I pulled this from my review over at Letterboxd.
I’ve been following this movie and the director since it was announced two years ago at Comic Con, and the payoff was better than I could have hoped for. When I say the talking raccoon and walking tree are among the lesser weird in this movie, it’s true. This movie was batshit crazy.
James Gunn’s affinity for sheathing an emotive narrative with humor (as exhibited in Super and, to a lesser degree, Slither) bleeds through with masterful brushstrokes that can shift the audience from laughing to crying on a dime. It got me musing upon the merits of comedic storytelling and how it can be just as effective as its dramatic counterpart. Marvel has built an entire brand of rejecting the notion that superheroes need to be dark and brooding to be taken seriously, and I couldn’t be happier as we’re whisked further and further from that ridiculous zeitgeist (looking at you Nolan).
Regardless of one’s preconception, you really forget the plausibility of a talking raccoon existing in the same Marvel Cinematic Universe populated by Tony Stark and Steve Rogers, much less our own, because you actually, to quote one of the lines, “give a shit” about these outrageous characters. Rocket Raccoon has a great scene in which the essence of his persona is encapsulated in a very human way and the audience is given a glimpse into how and why he is. Suffice it to say, the technology behind the Rocket character is amazing, and Bradley Cooper continues to astound.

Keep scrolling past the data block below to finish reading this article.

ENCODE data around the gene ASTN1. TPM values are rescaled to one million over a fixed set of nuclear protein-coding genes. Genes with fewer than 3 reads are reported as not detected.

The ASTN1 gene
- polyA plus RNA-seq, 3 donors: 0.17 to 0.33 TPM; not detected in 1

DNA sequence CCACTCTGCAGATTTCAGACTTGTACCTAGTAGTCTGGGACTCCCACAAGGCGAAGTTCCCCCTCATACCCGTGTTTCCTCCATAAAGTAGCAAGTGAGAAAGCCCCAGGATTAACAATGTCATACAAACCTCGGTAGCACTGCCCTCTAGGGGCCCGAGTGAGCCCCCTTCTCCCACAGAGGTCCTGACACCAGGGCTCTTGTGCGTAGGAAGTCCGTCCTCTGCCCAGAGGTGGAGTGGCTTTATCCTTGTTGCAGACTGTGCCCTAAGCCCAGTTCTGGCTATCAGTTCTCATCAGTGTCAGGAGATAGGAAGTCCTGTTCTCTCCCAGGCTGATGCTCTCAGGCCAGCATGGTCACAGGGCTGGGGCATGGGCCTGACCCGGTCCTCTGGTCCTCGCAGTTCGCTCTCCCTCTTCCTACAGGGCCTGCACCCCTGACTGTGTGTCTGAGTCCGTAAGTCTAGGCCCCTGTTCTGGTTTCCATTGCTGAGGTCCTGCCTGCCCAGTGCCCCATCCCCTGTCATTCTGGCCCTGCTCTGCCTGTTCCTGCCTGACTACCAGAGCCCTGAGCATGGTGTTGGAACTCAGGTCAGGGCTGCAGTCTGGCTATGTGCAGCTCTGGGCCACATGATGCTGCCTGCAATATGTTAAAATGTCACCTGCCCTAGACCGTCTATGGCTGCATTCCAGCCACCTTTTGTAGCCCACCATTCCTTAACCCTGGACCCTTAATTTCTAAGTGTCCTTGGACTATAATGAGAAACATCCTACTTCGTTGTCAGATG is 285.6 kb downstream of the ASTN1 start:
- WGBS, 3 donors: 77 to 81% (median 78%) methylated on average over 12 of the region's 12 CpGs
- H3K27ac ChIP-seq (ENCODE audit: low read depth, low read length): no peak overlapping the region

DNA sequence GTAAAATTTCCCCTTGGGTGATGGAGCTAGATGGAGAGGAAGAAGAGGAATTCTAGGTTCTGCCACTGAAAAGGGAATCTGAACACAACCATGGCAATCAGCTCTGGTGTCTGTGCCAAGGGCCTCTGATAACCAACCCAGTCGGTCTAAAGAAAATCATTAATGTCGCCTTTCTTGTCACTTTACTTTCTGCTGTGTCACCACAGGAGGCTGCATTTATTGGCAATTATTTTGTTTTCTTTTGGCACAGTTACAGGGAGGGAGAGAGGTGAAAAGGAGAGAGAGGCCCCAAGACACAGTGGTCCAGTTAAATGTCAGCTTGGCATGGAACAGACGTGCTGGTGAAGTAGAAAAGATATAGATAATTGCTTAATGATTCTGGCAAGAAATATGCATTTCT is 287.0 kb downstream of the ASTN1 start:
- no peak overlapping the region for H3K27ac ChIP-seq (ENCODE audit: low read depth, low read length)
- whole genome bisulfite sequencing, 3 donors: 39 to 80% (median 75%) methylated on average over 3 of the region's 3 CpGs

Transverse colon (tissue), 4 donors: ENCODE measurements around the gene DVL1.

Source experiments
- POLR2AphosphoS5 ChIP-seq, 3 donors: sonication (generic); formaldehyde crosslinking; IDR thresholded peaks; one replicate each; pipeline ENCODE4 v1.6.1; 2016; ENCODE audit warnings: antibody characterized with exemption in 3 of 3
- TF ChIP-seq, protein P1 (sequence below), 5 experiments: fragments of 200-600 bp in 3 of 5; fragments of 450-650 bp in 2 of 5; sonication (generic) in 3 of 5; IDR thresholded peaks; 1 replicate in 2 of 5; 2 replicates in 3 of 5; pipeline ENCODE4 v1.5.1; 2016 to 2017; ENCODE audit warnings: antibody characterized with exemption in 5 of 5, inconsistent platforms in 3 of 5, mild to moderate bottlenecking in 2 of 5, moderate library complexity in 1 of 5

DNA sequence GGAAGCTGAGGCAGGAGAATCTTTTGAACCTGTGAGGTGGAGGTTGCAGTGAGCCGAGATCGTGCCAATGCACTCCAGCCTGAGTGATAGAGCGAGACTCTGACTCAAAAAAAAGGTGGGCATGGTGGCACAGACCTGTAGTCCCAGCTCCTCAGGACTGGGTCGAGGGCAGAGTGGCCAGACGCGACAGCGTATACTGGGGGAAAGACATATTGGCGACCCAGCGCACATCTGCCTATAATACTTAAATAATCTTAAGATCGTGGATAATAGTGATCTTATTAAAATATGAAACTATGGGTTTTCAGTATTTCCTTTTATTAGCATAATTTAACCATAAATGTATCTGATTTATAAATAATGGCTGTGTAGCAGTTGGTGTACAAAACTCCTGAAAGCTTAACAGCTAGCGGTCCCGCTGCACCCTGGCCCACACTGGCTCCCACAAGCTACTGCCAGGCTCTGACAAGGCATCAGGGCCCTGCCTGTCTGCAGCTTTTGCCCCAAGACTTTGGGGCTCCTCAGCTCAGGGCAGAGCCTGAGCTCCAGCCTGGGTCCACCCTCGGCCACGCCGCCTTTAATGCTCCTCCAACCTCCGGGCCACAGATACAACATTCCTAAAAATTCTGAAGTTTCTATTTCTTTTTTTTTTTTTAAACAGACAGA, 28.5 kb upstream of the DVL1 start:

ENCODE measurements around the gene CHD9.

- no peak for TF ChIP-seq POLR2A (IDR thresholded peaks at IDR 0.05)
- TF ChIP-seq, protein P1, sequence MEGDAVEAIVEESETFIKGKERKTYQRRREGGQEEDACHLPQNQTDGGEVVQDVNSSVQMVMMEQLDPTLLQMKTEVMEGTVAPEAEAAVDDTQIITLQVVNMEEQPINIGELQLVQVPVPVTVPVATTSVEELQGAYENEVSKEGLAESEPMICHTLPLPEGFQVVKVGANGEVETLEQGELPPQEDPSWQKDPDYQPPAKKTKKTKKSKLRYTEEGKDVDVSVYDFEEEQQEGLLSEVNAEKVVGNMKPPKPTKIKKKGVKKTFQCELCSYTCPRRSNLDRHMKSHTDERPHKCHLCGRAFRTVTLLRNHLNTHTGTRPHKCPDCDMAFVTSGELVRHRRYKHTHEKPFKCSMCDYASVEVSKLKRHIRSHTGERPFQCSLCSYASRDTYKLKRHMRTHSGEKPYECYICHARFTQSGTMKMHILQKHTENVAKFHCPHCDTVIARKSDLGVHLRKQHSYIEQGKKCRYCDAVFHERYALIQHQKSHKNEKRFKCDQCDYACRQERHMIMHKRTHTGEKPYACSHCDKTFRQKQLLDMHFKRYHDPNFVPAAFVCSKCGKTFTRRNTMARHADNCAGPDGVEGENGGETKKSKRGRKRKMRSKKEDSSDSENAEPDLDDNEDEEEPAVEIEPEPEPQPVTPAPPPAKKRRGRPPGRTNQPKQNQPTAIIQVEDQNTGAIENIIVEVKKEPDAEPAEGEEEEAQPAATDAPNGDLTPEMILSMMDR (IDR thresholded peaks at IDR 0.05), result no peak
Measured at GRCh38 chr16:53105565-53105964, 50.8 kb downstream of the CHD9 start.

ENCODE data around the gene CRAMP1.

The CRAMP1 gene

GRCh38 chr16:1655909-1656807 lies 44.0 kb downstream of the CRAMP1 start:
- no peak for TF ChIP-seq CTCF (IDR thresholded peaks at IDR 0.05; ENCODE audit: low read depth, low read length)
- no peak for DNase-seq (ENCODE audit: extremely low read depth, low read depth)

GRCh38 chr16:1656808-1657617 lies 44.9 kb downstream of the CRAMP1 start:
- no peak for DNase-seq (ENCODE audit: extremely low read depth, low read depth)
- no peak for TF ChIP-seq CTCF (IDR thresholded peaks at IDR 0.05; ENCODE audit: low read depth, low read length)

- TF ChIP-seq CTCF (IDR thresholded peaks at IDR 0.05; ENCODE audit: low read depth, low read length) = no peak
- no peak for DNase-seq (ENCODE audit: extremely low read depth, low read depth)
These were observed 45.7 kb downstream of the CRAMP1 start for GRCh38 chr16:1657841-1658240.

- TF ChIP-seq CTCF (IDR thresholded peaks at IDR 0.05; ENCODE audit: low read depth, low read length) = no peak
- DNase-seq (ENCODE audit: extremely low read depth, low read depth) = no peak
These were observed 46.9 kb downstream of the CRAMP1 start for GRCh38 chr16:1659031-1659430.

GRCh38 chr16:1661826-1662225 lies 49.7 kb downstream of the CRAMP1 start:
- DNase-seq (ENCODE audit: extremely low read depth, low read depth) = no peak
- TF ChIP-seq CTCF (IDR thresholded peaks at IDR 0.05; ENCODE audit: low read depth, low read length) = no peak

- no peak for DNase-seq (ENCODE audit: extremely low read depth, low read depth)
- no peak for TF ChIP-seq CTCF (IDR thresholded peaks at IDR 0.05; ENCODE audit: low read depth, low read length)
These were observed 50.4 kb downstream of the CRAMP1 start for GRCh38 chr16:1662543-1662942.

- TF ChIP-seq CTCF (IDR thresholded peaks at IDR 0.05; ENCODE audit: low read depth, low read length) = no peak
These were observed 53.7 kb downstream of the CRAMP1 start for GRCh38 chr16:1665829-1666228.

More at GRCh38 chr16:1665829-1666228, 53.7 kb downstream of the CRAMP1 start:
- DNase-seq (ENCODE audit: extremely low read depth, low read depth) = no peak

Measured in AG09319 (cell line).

One of my favorite things about the movie was its approach to the universe it cultivates. It makes no attempts to create an everyman through which the audience learns about and acclimates to the world we’re watching unfold. The exposition required otherwise usually endangers the pacing of a film by bogging it down with redundancy. Instead, we’re plunged right into the muck of it and Gunn elects to allow the audience to piece together the fabric of his universe and how things work as the events pertaining to them occur. The second scene of the film in particular is an incredible example of this, employing an action sequence – as films of this genre often do – that informs as much as it thrills.
I think I could watch Chris Pratt be Star-Lord all day. Though his character wears a functional mask sometimes, the more powerful veneer is his goofiness because it hides his volatility and unpredictability. This might sound like a description of RDJ’s Tony Stark, but Peter Quill isn’t as confident or self-aware as Iron Man and doesn’t pretend to be. The result is a cocktail of a character infused with humor, humanity, and impressive dexterity.
While Tom Hiddleston’s Loki continues to permeate as everyone’s favorite villain (and justly so), Lee Pace makes a strong case with Ronan the Accuser. Rife with cinematic gravitas and religious zeal, Ronan is a force of nature, and the hierarchy of power of those immediately involved is quickly established with him placed firmly atop the totem pole as he pushes forward with his campaign and vendetta to rectify an alleged thousand-year wrong in the name of “his father and his father before him.”
At the heart of the film, though, is heart. This movie is a thematic anthem to friendship and the power in unity. Every single one of these characters is a selfish criminal, and they still don’t completely understand each other by the film’s end. They acknowledge a common denominator after they are forced to but choose to embrace it as each member realizes the imperative for change in their life.
Movies of the superhero genre are always trying to come up with the best way to dub their heroes and teams, but this one takes the cake, in my opinion, with the most badass christening I’ve ever seen. Go see it.